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The way that I’ve imagined the class is as an exercise in actually having students get experience in the practice of cultural geography. Instead of having traditional exams, the course is (like the course on ‘Trans-Pacific Christianities‘ I taught at the University of Washington) oriented toward a final project. The ground rules for the project are that it has to be in Vancouver and the methodology must be ethical. I’ve broken down the project in several stages: a proposal due early in the course, a literature review, a class conference from which students get feedback, and a final material form (usually a paper, but there is some variety, such as GIS mapping, a choose-your-own adventure book, video documentaries, and photo essays). The weekly reading reflections are also geared toward reflecting on the project, which allows me to give students constant feedback about the direction they are taking on this project.

With such a structure, I’m finding that most of my teaching tends to wax on the theoretical side, instructing students in the theories that have been used in the discipline so that they can make use of them in their practice of cultural geography. This is a novel form of teaching for me, and I am having fun with this experimentation and learning a lot. The students seem to be very invested in making their projects theoretically and practically sound, and this makes me a very happy instructor. In this sense, I feel that I am developing as a teacher and crystallizing a philosophy of education for my own purposes as an educator in geography, religious studies, and Asian and Asian American studies, hopefully empowering students to discover their own agency as they engage the world around them as active practitioners of thought and mapping.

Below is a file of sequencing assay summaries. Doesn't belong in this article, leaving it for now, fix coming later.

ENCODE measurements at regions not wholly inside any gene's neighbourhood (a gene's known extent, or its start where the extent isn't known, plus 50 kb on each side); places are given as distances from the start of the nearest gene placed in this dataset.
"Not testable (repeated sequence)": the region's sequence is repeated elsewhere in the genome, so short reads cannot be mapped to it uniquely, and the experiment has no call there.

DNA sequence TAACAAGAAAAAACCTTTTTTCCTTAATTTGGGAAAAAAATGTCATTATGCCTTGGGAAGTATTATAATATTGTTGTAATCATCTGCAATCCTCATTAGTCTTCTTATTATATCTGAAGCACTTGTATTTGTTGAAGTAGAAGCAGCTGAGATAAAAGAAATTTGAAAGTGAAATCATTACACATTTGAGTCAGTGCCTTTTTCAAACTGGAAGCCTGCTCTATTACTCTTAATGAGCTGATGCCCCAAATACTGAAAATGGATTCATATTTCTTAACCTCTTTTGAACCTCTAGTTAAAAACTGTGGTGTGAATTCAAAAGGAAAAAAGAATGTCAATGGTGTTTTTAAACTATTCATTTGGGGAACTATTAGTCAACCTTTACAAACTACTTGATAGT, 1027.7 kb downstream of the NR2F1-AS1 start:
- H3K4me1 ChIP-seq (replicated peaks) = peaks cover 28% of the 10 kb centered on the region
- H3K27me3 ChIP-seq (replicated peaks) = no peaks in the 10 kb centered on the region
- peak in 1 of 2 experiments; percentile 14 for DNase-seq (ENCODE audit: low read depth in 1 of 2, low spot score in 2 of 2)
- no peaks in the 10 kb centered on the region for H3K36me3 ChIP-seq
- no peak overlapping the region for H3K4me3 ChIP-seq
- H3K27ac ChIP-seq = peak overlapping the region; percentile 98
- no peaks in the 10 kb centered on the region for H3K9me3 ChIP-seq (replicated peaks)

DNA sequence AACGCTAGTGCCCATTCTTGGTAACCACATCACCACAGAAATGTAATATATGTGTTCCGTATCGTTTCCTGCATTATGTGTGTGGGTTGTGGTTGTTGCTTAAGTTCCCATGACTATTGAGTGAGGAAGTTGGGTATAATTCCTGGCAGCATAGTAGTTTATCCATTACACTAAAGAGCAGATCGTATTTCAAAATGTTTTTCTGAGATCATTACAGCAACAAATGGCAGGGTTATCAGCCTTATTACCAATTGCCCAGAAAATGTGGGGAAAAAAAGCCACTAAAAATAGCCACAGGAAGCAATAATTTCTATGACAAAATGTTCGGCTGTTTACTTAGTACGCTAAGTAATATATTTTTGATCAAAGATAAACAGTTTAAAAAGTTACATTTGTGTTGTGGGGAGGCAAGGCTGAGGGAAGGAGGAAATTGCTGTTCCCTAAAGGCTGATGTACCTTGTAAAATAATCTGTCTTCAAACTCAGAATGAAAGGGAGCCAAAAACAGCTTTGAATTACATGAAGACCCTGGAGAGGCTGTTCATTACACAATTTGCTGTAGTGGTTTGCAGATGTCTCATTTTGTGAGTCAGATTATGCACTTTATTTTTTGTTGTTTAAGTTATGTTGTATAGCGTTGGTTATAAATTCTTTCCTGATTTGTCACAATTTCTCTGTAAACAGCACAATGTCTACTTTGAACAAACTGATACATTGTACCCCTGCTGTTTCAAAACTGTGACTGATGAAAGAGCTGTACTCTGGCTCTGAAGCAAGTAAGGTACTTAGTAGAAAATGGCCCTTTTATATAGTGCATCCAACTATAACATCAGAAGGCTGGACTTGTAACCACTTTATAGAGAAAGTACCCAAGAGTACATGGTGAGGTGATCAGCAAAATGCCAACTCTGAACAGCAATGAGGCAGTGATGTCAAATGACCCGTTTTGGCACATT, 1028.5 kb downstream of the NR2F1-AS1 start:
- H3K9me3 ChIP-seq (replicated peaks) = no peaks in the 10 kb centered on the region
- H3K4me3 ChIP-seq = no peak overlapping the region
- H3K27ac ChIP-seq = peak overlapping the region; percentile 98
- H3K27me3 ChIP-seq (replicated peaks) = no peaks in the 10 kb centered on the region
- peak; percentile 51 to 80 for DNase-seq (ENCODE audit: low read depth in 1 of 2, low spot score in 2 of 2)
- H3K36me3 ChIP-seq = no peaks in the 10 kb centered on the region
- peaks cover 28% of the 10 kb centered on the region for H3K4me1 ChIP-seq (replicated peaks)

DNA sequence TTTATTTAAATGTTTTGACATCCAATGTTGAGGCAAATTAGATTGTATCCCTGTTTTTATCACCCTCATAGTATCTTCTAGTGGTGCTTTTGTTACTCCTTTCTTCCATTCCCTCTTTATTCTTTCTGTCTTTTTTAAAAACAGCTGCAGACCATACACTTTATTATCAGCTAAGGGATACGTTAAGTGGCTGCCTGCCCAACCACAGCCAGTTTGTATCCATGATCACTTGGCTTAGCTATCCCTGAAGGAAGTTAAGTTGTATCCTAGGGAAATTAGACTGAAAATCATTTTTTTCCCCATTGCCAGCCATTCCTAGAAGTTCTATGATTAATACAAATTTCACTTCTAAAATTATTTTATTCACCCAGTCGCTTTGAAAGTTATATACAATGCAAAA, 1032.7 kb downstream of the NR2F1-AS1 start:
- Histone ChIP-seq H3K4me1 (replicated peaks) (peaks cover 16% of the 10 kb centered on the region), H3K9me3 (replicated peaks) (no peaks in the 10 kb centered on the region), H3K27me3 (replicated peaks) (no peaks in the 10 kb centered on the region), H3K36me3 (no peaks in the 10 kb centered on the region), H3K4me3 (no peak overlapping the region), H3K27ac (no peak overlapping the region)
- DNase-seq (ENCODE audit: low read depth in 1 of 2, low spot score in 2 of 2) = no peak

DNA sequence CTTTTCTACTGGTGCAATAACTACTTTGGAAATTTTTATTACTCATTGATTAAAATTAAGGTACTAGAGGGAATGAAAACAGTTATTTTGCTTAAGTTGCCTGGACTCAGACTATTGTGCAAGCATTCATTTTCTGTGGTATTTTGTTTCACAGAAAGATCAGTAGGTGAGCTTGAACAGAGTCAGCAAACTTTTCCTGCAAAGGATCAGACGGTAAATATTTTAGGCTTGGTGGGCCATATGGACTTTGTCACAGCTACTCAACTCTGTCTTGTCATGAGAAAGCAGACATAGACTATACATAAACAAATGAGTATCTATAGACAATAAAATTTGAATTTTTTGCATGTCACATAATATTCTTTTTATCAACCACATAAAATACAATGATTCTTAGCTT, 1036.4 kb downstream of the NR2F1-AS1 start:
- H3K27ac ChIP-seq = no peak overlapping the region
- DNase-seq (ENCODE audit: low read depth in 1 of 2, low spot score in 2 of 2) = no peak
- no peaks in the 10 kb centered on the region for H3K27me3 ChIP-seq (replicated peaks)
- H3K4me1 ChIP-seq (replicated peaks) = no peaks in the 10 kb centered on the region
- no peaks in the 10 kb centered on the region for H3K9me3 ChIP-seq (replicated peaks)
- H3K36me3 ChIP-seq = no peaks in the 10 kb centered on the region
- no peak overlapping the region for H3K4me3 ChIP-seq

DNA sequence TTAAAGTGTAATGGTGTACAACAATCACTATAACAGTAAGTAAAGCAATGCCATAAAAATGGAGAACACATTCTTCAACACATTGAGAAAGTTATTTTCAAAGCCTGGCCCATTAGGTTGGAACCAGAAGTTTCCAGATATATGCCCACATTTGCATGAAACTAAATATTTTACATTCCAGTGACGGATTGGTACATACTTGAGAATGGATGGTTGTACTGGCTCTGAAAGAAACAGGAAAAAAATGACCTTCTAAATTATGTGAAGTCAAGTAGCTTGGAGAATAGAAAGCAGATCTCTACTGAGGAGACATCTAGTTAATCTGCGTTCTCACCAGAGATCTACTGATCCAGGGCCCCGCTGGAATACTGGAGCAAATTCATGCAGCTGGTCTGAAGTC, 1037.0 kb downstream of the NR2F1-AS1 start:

NOTE: At present, I am teaching as a Sessional Lecturer at Simon Fraser University, while also simultaneously retaining my affiliation as an Affiliate Faculty Member at the University of Washington in Seattle.

CLASS: JSIS C 490C: Special Topics in Comparative Religion: Trans-Pacific Christianities

I am teaching a course next Winter Quarter 2015 at the Henry M. Jackson School of International Studies at the University of Washington in Seattle. It’s a fourth-year special topics class in comparative religion, and it will focus on what I call ‘trans-Pacific Christianities.’